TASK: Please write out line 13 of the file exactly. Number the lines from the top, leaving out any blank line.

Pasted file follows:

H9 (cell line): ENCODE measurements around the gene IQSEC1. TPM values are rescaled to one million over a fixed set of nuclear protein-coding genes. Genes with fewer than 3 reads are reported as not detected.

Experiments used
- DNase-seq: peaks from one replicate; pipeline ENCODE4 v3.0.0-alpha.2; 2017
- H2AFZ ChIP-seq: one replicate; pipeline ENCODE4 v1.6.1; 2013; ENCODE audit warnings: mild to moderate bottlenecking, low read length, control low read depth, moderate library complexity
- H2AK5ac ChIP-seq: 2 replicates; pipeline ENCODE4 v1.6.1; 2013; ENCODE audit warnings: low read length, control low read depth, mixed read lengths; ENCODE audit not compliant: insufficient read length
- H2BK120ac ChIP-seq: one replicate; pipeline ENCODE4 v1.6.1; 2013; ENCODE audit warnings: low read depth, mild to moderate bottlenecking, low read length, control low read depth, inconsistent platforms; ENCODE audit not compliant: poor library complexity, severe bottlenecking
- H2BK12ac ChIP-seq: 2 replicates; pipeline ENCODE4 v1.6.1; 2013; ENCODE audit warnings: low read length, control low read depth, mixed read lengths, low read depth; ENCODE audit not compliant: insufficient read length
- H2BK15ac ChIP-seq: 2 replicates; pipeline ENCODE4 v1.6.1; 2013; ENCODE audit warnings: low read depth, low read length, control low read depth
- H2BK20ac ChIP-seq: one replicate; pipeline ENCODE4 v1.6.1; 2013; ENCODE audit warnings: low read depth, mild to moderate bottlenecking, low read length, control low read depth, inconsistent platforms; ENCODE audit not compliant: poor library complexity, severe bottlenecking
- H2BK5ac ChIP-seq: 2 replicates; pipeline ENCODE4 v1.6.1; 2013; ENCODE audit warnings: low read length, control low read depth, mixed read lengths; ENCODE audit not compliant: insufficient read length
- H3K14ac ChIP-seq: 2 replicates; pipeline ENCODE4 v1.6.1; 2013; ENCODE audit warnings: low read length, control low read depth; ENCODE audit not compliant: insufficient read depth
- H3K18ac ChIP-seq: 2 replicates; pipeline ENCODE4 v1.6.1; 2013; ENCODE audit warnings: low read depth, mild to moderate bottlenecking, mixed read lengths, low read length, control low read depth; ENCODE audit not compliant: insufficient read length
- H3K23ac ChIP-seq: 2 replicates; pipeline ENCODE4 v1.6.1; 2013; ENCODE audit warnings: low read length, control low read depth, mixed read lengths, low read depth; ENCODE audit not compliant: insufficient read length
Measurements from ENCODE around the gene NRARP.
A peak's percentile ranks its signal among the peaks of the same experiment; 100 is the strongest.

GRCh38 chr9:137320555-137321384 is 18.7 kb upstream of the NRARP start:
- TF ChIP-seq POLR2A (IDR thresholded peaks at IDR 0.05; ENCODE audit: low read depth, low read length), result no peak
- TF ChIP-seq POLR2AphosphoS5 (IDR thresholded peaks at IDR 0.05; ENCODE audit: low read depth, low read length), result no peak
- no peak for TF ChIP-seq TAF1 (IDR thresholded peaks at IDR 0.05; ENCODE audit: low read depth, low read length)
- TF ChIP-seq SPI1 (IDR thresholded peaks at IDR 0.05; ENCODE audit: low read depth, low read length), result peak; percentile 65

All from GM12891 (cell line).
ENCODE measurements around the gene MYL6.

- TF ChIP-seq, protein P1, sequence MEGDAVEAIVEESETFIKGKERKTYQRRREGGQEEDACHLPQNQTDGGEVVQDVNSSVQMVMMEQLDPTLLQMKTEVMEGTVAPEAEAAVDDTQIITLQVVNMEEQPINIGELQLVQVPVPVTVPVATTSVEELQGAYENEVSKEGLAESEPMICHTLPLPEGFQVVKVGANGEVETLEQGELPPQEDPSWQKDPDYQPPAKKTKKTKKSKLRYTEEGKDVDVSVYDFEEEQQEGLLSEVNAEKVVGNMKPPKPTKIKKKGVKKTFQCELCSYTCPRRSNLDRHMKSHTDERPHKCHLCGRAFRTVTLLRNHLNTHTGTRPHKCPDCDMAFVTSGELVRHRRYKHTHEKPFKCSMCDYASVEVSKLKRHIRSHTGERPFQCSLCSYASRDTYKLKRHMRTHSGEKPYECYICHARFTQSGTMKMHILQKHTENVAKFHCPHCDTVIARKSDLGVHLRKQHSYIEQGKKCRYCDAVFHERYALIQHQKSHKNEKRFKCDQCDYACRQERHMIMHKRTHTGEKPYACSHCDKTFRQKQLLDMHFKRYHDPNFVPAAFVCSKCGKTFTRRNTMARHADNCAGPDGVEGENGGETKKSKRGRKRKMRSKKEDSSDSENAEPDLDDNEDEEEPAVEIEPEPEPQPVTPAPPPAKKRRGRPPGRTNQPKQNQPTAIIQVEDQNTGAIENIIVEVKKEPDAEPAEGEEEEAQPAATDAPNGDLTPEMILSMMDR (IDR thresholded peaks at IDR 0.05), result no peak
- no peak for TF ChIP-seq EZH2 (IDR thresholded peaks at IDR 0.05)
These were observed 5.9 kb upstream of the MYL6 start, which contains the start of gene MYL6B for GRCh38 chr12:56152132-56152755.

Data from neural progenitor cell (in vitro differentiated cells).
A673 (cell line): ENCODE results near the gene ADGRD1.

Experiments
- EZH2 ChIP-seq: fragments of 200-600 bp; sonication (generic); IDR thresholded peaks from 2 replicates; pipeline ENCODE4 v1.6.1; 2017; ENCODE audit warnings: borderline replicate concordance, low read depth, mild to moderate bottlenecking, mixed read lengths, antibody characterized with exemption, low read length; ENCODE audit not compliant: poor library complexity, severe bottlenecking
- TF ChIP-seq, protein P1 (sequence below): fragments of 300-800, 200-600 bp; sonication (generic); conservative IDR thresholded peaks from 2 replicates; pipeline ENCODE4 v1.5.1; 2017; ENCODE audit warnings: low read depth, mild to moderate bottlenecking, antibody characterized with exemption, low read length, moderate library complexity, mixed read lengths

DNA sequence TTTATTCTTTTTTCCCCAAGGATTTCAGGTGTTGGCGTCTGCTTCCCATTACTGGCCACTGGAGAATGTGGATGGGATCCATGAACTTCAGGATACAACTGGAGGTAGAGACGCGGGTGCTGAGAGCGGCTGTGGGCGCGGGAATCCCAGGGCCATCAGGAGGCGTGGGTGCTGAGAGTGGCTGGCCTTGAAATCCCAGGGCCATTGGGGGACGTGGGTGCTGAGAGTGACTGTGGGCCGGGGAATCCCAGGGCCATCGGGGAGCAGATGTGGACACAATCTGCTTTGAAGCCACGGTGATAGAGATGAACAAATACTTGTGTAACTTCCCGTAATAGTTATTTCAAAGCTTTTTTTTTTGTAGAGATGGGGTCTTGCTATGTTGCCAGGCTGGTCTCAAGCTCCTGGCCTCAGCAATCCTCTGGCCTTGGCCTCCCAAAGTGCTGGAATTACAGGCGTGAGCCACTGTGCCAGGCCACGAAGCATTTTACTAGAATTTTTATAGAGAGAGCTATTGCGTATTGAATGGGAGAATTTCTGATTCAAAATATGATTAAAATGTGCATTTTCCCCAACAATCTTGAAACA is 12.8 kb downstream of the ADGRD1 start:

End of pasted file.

- H3K23ac ChIP-seq: 2 replicates; pipeline ENCODE4 v1.6.1; 2013; ENCODE audit warnings: low read length, control low read depth, mixed read lengths, low read depth; ENCODE audit not compliant: insufficient read length